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"Let Me Get One More"- HACKSAW RIDGE

I couldn’t help but notice the underlying theme in Mel Gibson’s directorial work and this hit me in the very early hours this morning. Fairly random, I’m aware, but if you look at BRAVEHEART or PASSION OF THE CHRIST and HACKSAW RIDGE what do all of these three stories embody? A man’s will and fierce determination to defy the odds. A man essentially sacrifices himself through the physical, emotional, and spiritual trauma of the injustices any mortal soul may face. William Wallace, Jesus Christ and Desmond Doss all project this solo journey governed by a belief that is unshaken or put through vigorous trials to ultimately manifest in some great virtue.

HACKSAW RIDGE is based on the true story of Desmond Doss (played by Andrew Garfield) who enlisted in the army as a Conscientious Objector served as a medic during the Battle of Okinawa in World War II. He saved numerous lives single handedly without the use of a weapon or killing anyone. From a historical context this is a rare gem of a story that seems to be have left out in American History books, nonetheless it's awesome someone's shining a light on the subject matter.

This film takes you into Desmond’s earlier life as a kid and submerges you into the proceedings of his ideology; a man who is preserved in his relationship with God and a man who doesn’t believe in violence. The second half of this narrative throws you into the gnarly battle of Okinawa where Desmond’s belief is put through the ultimate trial. Gibson does an exceptional job depicting the harsh gravity of war in how it resounds with dire agony and dread. The stark contrast between the arrival of Desmond’s company and the troops returning from Hacksaw has an enormous impact on the psychological aspect of war; you go in wholesome and primed but come back shattered and destroyed. This idea of that person is indicated in Hugo Weaving’s character (Desmond’s father) who fought in the first World War and came back haunted by the tragedy of his fallen soldiers paralyzing him as a drunk. Personally, I believe this is an excruciating affective portion of the the story that has a genuine impact. We still deal with this problem on every level today because the shadow of war is always lurking in the background whether we choose to see it or not. We’re constantly grappling with mental health problems in 2017.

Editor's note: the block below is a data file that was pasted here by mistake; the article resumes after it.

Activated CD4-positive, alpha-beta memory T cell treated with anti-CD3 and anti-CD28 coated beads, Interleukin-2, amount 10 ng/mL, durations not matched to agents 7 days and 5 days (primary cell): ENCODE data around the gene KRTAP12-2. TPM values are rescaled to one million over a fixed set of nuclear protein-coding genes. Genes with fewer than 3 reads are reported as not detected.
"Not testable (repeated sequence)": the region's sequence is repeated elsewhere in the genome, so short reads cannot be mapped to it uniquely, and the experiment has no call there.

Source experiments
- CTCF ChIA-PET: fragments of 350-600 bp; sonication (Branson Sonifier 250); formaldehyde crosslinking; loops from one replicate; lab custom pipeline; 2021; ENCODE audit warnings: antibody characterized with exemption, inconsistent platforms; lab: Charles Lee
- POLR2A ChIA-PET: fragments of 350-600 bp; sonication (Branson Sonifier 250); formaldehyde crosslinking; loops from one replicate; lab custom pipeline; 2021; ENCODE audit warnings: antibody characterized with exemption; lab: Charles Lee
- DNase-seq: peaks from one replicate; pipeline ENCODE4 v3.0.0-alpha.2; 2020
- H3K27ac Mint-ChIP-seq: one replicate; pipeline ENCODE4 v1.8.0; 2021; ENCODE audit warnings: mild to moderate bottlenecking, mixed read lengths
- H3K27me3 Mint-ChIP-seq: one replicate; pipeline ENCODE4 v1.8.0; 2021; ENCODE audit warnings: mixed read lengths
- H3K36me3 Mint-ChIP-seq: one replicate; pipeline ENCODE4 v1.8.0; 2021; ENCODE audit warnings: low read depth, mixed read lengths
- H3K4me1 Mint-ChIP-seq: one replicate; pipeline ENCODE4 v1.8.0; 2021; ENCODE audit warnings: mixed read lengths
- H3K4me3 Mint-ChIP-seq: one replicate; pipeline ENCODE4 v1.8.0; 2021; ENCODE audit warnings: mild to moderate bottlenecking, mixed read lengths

Getting through the violence is half the battle in this film but also the range of characters that are part of Desmond’s story will make you enjoy this story as indicated in the set up followed by a well written pay off. There’s a certain DIRTY DOZEN aspect of it that made me smile.

And regardless of your take on Mel Gibson, his true mastery shines in this heart-harrowing tale of courage synchronous to a war that tore so many lives apart also makes me question how did this only win two Oscars and not Best Picture?

According to film critic Roger Ebert, “It’s one of the few original action movies released in the last decade, and one of the only studio releases this year that could sincerely be described as a religious picture. This film is inept and beautiful, stupid and amazing. It doesn't have the words or images to express how deep it is. That's why it's more interesting to talk about than it is to watch. I wonder what the real Doss, who died in 2006, would have thought of it.”

Hollywood does loves to arm wrestle with religious and war hero subjects while embracing tough subjects of racism, sexuality, and sexism. I mean, I suppose things have changed in the past ten years. Remember when CRASH snubbed BROKEBACK MOUNTAIN for Picture Year in 2005? And MOONLIGHT won this year, but I have yet to see this film and am sure it is worthy of the win for what it is. So for now, I suppose Mel Gibson will always have BRAVEHEART that won best picture in 1995.

If you have an interest in war films and can stomach the gritty violence it portrays this one is for you.


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